Child counselling aims to help children cope better with their emotions, understand problems, develop necessary coping skills and make positive choices. During counselling children are encouraged to explore and express their feelings through one of many media depending on the child’s individual preference e.g. talking, artwork, telling stories, drama or play.
Child counselling is helpful to:
- Children who find it difficult to acquire social skills.
- Children who have experienced loss through family breakdown or bereavement.
- Children who have experienced abuse.
- Children with low self esteem, anxiety or depression.
- Children whose behaviours are potentially life threatening.
How do I refer my child?
Contact the centre on 064 6636416.
There is a waiting list so you may have to wait a while before your child is seen.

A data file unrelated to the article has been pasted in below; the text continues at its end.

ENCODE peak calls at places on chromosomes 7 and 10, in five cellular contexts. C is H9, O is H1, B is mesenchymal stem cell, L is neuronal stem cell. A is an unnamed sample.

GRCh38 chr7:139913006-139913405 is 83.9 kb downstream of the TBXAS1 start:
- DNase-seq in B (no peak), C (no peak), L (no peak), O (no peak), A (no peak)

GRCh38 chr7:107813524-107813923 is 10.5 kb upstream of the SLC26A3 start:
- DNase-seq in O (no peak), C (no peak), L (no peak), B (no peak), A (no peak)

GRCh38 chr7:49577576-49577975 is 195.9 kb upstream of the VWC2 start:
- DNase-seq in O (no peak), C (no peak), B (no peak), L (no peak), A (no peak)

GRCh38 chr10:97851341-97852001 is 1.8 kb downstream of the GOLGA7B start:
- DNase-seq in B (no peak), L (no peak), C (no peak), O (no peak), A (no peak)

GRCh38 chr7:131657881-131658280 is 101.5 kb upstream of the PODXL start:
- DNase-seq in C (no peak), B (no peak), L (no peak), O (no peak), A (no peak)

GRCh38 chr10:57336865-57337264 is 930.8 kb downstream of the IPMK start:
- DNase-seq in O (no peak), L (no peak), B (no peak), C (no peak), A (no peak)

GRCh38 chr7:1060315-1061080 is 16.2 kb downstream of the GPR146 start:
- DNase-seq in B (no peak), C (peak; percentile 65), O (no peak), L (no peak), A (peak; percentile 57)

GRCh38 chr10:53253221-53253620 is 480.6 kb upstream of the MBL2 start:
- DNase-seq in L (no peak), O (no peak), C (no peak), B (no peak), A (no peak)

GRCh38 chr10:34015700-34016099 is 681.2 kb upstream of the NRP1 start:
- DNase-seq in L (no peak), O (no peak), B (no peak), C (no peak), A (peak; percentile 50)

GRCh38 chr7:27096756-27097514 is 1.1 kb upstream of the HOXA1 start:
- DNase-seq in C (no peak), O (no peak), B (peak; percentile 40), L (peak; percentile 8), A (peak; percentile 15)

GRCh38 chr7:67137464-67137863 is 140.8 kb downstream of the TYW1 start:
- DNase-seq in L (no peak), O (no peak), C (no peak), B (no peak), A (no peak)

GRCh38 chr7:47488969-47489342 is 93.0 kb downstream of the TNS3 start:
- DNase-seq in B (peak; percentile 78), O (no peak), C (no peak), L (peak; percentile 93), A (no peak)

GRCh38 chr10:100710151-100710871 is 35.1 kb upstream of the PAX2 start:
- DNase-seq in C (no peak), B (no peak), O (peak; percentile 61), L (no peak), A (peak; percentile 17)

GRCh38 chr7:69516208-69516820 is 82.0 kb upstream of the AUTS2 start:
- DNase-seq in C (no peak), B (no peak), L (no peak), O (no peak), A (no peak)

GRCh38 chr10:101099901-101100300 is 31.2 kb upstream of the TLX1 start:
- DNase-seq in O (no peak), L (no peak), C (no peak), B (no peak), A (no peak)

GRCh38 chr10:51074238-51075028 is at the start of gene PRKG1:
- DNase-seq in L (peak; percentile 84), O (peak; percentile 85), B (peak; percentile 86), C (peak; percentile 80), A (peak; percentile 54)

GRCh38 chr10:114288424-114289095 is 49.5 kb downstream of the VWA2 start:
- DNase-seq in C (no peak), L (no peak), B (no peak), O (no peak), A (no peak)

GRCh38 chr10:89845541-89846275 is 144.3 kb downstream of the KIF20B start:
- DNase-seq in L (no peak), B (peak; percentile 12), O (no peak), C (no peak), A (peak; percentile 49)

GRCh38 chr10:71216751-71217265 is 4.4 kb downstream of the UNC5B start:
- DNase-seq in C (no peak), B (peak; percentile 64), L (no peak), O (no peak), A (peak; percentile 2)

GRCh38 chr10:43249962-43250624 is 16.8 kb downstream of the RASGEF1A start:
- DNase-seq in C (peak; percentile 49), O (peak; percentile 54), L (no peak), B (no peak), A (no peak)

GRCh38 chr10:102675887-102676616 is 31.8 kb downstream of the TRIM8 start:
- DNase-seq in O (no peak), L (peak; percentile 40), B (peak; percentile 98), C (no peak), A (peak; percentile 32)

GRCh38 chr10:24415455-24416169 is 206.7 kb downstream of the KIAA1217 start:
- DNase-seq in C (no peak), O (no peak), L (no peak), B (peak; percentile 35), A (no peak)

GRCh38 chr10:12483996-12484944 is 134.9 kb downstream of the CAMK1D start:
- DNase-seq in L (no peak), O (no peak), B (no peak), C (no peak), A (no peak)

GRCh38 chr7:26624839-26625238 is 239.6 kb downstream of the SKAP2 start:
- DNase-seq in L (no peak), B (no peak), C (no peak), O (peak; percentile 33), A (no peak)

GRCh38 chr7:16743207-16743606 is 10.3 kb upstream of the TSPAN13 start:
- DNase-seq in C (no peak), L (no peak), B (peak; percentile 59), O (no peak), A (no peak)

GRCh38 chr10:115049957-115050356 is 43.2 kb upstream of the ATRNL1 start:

You will then be invited in for an assessment meeting with the child counsellor.
Following this if the counsellor feels your child will benefit from counselling an appointment will be made for the first session.
How long will my child attend counselling?
The length of time a child attends will depend on the issues.
Initially six sessions is recommended and may be extended following further consultation with all those involved.
The sessions last 50-60 minutes.
What else do I need to know?
Parental consent is needed before counselling begins.
Parents/guardians are required to stay in the building while the child is in counselling.
Confidentiality exists between counsellor and the child. Confidentiality will be broken when the child is feared to be at risk from themselves or others. Permission will be sought from the child to discuss any other issues with their parents/guardians. Confidentiality does not restrain the child from telling others about their counselling sessions.
Parent participation is an important component of our work. Parents see someone separately so that they can support their child while they attend the centre. Parents explore and develop strategies that will help them deal with behaviours that may be causing concern. This is also a space where parental concerns can be voiced. Parents are the most important people in their child’s life so they are encouraged to be part of the counselling process.